A mark can also be registered for the specific way it is placed or affixed to a product. These are called position marks, namely trademarks consisting of the specific way in which some elements, such as colour, are placed on the product. For a position mark to function as a trademark it must be able to allow the relevant consumer to identify the sign in question as being different from the normal appearance of the products themselves.


Examples: EUTM 001027747, by PRADA S.A.; registered for footwear in Class 25.



EUTM 018160386, by Antonio Mastrojanni societa’ Agricola Societa’ Semplice; registered for, among others, alcoholic beverages, cider in Class 33, as well as temporary accommodation, providing food and drink, rental of furniture, linens, table settings, and equipment for the provision of food and drink and animal boarding in Class 43.



Pattern marks


A pattern mark is a mark which consists exclusively of a set of elements which are repeated regularly, such as figurative elements which are repeated in such a way that they create a pattern.


Examples: EUTM 000015602, by Louis Vuitton Malletier; registered for, among others, goods made of leather or of imitations of leather in Classes 16, 18, 25:


EUTM 017869029, by Guccio Gucci S.p.A; registered for goods in Class 12, 24,35 and 43.



Sound marks


Sounds can also perform the trademark function of identifying the commercial origin of products or services. A sound mark is a trademark consisting exclusively of a sound or a combination of sounds.


Examples: EUTM 017592031, by Lidl Stiftung & Co. KG; registered for, among others, retail services in Class 35. The sound is available here: https://euipo.europa.eu/eSearch/#details/trademarks/017592031


EUTM 003673308, by Edgar Rice Burroughs, Inc.; registered for, among others, electrical and electronic communications and telecommunications apparatus and instruments and other goods in Classes 9, 16 and 41. The sound is available here: https://euipo.europa.eu/eSearch/#details/trademarks/003673308.




Motion marks


A motion mark is a mark consisting of, or extending to, a movement or a change in the position of the elements of a mark.


Examples: EUTM 017492513, by Castrol Limited; registered for, among others, hydraulic fluid, transmission fluid, brake fluid, power steering fluid, de-icing fluids, fluids for use in metal working in Class 1, lubricants, engine oils in Class 4 and lubricating services and other relevant services in Class 37. The video is available here: https://euipo.europa.eu/eSearch/#details/trademarks/017492513.


EUTM 017894840 by Vodafone Group Public Limited Company; registered for, among others, telecommunications, mobile and fixed telecommunication and telephone, satellite telecommunication, cellular telecommunication, radio and cellular telephone, radio facsimile, radio paging and radio communication services in Class 38 and other goods and services in Classes 9, 35 and 41. The video is available here: https://euipo.europa.eu/eSearch/#details/trademarks/017894840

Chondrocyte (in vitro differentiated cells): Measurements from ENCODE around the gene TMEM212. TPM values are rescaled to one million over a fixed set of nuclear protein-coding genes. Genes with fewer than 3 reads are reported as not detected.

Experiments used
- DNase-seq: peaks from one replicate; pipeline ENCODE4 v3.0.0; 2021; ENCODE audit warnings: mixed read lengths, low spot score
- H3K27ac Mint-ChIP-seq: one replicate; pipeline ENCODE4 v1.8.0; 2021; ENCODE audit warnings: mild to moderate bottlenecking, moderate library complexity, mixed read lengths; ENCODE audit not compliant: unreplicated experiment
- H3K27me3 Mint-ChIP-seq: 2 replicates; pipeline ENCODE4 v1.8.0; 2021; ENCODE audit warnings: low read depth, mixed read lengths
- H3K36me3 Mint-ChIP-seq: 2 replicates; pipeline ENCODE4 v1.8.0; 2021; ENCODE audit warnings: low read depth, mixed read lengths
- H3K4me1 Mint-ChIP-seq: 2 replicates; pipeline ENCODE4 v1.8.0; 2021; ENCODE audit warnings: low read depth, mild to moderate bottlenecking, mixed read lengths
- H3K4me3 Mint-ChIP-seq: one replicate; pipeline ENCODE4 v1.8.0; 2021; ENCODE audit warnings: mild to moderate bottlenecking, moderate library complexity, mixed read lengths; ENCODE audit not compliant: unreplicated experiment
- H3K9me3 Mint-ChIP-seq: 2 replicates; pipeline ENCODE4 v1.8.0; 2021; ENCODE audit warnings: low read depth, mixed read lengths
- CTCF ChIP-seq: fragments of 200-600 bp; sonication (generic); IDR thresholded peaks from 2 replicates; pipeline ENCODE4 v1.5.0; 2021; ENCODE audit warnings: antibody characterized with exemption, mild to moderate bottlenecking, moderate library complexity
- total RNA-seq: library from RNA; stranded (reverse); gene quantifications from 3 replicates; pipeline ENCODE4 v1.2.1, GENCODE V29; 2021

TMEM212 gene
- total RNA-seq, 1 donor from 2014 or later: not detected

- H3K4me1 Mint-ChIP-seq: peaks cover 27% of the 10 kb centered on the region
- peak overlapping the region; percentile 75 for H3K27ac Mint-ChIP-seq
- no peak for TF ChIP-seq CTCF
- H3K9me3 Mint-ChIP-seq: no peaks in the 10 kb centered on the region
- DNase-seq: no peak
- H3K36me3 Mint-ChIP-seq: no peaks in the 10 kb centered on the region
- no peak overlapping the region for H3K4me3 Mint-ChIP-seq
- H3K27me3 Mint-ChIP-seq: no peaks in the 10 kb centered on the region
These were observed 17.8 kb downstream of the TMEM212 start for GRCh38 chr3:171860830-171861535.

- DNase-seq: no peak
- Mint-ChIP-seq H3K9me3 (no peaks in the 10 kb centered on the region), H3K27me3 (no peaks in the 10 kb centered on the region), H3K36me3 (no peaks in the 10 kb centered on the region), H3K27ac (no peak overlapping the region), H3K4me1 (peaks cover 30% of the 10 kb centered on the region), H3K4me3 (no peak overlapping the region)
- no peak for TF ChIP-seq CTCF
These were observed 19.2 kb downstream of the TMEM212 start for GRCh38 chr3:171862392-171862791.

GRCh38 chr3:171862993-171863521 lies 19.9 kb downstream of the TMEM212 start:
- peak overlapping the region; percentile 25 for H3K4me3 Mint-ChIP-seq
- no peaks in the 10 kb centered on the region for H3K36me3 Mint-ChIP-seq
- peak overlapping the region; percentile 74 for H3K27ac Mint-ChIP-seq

Multimedia marks


This is a relatively new category of trademark (as and from 1 October 2017). A multimedia mark consists, or extends to, the combination of images and sound.

Examples: EUTM 017941596, by Calzados Hergar, S.A.; registered for footwear in Class 25. The video is available here: https://euipo.europa.eu/eSearch/#details/trademarks/017941596.

EUTM 018160306, by Mr. Fields and Friends Cinema, S.L.; registered for entertainment, production of audio-visual recordings, editing, production and assembly service of radio and television programmes, television series and films in Class 41. The video is available here: https://euipo.europa.eu/eSearch/#details/trademarks/018160306.


Hologram marks

This is another new category of trademark (as and from 1 October 2017). Hologram marks consist of elements with holographic characteristics, such as the following marks:


EUTM 017579491, by ZWILLING J.A. Henckels AG; registered for goods in Classes 16, 21 and services in Class 35. The video is available here: https://euipo.europa.eu/eSearch/#details/trademarks/017579491.


EUTM 002559144, by Eve Holdings Inc.; registered for cigarettes in Class 34.


Which type is best for me?


The best choice of trademark for your business is the one that will best serve its function; that is to distinguish your goods and services from those of competitors. Therefore, depending on the business field you are operating in, you must choose a trademark which will make your products and services easily remembered by the relevant public as originating from your company only. And don’t forget! The more creative, unique and distinctive your trademark is, the more value it will bring to your business.

Contact us today to find out more